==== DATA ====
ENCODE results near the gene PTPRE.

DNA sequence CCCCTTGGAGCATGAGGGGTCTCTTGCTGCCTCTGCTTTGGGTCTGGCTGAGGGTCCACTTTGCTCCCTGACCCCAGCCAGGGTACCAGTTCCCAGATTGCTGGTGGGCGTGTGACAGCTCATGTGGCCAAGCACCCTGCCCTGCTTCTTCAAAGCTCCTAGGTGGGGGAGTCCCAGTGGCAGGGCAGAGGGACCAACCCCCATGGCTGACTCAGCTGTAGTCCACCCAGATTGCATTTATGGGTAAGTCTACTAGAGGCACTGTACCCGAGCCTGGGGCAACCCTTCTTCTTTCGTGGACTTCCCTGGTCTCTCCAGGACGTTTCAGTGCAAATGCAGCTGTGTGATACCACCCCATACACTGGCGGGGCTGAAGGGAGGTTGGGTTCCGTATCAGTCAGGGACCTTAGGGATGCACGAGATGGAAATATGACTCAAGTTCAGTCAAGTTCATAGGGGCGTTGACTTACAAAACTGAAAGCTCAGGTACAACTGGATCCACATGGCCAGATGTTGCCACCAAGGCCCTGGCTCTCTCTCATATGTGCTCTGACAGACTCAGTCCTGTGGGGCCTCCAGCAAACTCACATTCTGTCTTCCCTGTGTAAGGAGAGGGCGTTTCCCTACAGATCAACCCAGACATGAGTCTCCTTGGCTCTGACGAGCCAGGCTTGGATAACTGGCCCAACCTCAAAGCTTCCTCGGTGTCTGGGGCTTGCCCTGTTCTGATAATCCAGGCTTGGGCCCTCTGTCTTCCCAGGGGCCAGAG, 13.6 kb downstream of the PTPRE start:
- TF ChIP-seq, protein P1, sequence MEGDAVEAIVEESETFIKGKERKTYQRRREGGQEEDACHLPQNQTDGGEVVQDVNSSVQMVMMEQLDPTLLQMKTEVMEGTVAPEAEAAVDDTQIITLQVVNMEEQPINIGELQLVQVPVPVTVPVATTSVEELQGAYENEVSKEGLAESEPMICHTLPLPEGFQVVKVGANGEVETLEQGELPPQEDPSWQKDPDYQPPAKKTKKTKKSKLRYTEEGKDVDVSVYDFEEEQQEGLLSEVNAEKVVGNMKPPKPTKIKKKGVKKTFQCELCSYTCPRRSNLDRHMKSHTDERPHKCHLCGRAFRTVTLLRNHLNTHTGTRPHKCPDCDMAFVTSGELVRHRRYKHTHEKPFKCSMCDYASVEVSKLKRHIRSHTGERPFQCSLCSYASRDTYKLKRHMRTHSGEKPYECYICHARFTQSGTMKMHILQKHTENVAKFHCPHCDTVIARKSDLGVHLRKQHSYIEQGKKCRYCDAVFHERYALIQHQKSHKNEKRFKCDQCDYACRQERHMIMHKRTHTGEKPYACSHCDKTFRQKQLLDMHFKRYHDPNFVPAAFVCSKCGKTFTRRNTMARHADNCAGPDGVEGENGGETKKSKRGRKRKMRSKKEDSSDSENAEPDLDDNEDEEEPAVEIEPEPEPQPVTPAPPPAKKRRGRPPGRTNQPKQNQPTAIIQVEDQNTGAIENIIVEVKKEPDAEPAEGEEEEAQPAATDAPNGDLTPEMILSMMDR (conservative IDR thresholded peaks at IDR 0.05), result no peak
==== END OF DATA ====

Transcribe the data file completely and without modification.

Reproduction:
ENCODE results near the gene PTPRE.

DNA sequence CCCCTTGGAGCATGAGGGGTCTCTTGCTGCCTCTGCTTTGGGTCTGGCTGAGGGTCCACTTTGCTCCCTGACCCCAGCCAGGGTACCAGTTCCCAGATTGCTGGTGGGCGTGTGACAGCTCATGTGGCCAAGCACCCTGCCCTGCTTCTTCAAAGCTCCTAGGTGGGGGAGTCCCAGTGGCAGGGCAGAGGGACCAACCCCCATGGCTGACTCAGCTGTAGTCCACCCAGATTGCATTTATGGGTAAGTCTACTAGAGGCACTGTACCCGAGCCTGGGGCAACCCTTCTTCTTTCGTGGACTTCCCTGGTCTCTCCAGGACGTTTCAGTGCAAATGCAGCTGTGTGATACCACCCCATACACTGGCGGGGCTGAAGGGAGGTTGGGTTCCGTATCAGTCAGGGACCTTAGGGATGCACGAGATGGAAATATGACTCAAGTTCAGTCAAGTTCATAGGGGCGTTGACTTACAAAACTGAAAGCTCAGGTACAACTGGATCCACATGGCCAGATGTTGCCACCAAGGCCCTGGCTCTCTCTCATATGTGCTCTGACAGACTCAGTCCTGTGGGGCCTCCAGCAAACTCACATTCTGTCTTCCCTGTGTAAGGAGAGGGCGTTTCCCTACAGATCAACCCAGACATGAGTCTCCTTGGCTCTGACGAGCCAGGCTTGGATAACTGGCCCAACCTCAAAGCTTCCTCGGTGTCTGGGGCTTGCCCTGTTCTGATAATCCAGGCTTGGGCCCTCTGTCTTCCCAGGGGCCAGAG, 13.6 kb downstream of the PTPRE start:
- TF ChIP-seq, protein P1, sequence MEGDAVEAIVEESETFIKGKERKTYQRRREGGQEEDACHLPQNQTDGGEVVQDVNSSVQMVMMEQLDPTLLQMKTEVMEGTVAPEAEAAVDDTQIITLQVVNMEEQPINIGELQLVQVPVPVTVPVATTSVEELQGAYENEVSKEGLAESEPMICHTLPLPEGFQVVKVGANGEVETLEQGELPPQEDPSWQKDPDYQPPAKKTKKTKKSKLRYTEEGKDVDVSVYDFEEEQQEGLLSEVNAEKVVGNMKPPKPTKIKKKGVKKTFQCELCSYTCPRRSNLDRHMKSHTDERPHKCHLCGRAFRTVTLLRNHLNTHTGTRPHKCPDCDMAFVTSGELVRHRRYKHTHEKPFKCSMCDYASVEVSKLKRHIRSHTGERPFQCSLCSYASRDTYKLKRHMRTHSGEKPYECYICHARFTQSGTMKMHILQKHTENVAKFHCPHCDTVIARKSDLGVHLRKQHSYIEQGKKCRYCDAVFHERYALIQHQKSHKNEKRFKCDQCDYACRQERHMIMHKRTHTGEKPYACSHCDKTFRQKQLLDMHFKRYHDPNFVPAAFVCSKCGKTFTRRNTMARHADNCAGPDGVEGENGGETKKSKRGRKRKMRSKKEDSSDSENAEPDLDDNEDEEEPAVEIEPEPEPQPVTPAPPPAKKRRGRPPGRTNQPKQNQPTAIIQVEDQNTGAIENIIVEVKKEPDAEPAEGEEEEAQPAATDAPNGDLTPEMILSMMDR (conservative IDR thresholded peaks at IDR 0.05), result no peak